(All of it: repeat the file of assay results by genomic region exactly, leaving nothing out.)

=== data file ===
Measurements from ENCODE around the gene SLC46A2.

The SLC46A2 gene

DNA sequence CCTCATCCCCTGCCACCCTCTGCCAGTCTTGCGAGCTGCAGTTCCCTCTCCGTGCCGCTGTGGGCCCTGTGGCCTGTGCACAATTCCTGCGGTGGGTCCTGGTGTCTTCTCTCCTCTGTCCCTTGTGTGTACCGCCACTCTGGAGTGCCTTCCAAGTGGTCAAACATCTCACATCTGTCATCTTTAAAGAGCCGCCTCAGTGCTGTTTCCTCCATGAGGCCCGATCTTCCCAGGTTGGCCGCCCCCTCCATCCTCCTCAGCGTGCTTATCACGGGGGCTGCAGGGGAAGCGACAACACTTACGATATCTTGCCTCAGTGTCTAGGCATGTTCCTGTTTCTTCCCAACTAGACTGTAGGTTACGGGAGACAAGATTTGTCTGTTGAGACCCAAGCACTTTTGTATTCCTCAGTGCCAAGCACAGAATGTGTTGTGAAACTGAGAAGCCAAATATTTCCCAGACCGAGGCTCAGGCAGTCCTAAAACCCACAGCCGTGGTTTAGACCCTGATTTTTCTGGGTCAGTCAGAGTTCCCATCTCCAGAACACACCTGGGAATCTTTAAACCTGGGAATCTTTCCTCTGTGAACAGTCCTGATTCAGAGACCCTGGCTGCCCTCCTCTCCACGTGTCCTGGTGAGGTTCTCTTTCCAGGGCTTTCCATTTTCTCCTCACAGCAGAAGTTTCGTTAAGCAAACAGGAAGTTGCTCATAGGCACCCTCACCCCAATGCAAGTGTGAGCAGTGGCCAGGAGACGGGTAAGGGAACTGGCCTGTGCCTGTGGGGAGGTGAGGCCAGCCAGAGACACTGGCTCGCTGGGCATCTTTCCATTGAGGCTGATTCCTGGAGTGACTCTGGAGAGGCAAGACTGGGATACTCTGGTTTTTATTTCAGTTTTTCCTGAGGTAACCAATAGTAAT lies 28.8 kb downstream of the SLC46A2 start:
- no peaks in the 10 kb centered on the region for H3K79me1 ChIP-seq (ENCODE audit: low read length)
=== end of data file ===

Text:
Measurements from ENCODE around the gene SLC46A2.

The SLC46A2 gene

DNA sequence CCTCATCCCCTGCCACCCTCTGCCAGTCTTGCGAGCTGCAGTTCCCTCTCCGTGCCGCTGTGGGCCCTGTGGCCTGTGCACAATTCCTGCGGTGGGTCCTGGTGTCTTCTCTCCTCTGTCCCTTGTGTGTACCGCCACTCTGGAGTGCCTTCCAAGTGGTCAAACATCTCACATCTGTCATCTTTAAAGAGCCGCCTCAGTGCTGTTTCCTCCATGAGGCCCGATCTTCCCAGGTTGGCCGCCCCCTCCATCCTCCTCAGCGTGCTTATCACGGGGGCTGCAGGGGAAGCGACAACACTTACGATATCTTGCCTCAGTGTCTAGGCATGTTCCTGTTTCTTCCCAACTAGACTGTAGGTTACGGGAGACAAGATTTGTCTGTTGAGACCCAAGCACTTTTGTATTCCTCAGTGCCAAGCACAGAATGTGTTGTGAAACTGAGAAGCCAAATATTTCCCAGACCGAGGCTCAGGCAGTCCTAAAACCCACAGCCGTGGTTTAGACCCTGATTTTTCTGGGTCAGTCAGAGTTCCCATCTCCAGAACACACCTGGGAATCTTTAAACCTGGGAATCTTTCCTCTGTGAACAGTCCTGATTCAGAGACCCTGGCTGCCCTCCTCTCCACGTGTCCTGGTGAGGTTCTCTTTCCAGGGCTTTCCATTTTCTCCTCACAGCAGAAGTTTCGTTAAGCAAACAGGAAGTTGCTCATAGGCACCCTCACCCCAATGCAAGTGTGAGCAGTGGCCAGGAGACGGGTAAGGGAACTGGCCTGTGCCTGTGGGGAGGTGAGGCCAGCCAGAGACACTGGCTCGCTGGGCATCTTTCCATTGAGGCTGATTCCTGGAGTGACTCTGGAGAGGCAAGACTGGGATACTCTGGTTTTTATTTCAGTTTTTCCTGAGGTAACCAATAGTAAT lies 28.8 kb downstream of the SLC46A2 start:
- no peaks in the 10 kb centered on the region for H3K79me1 ChIP-seq (ENCODE audit: low read length)